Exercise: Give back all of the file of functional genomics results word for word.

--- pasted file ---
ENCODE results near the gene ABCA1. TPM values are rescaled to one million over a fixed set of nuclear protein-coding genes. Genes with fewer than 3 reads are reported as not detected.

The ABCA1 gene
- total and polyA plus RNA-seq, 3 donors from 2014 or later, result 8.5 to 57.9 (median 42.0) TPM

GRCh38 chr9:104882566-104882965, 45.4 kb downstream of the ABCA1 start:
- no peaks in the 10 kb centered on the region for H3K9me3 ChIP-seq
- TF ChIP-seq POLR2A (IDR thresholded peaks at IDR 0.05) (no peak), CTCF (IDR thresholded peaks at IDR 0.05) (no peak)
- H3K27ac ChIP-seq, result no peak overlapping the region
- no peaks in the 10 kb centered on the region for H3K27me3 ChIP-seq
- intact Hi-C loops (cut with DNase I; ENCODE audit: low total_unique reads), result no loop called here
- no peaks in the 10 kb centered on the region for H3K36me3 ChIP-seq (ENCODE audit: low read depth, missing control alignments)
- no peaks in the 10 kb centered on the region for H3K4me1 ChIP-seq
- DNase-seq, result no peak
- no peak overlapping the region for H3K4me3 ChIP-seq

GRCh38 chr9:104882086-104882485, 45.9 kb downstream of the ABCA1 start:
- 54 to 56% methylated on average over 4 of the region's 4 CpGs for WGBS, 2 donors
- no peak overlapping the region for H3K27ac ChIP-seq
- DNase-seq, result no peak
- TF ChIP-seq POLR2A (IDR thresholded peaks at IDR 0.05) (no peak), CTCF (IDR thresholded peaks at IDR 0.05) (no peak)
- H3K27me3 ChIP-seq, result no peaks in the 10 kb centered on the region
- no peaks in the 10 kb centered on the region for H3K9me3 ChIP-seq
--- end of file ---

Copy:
ENCODE results near the gene ABCA1. TPM values are rescaled to one million over a fixed set of nuclear protein-coding genes. Genes with fewer than 3 reads are reported as not detected.

The ABCA1 gene
- total and polyA plus RNA-seq, 3 donors from 2014 or later, result 8.5 to 57.9 (median 42.0) TPM

GRCh38 chr9:104882566-104882965, 45.4 kb downstream of the ABCA1 start:
- no peaks in the 10 kb centered on the region for H3K9me3 ChIP-seq
- TF ChIP-seq POLR2A (IDR thresholded peaks at IDR 0.05) (no peak), CTCF (IDR thresholded peaks at IDR 0.05) (no peak)
- H3K27ac ChIP-seq, result no peak overlapping the region
- no peaks in the 10 kb centered on the region for H3K27me3 ChIP-seq
- intact Hi-C loops (cut with DNase I; ENCODE audit: low total_unique reads), result no loop called here
- no peaks in the 10 kb centered on the region for H3K36me3 ChIP-seq (ENCODE audit: low read depth, missing control alignments)
- no peaks in the 10 kb centered on the region for H3K4me1 ChIP-seq
- DNase-seq, result no peak
- no peak overlapping the region for H3K4me3 ChIP-seq

GRCh38 chr9:104882086-104882485, 45.9 kb downstream of the ABCA1 start:
- 54 to 56% methylated on average over 4 of the region's 4 CpGs for WGBS, 2 donors
- no peak overlapping the region for H3K27ac ChIP-seq
- DNase-seq, result no peak
- TF ChIP-seq POLR2A (IDR thresholded peaks at IDR 0.05) (no peak), CTCF (IDR thresholded peaks at IDR 0.05) (no peak)
- H3K27me3 ChIP-seq, result no peaks in the 10 kb centered on the region
- no peaks in the 10 kb centered on the region for H3K9me3 ChIP-seq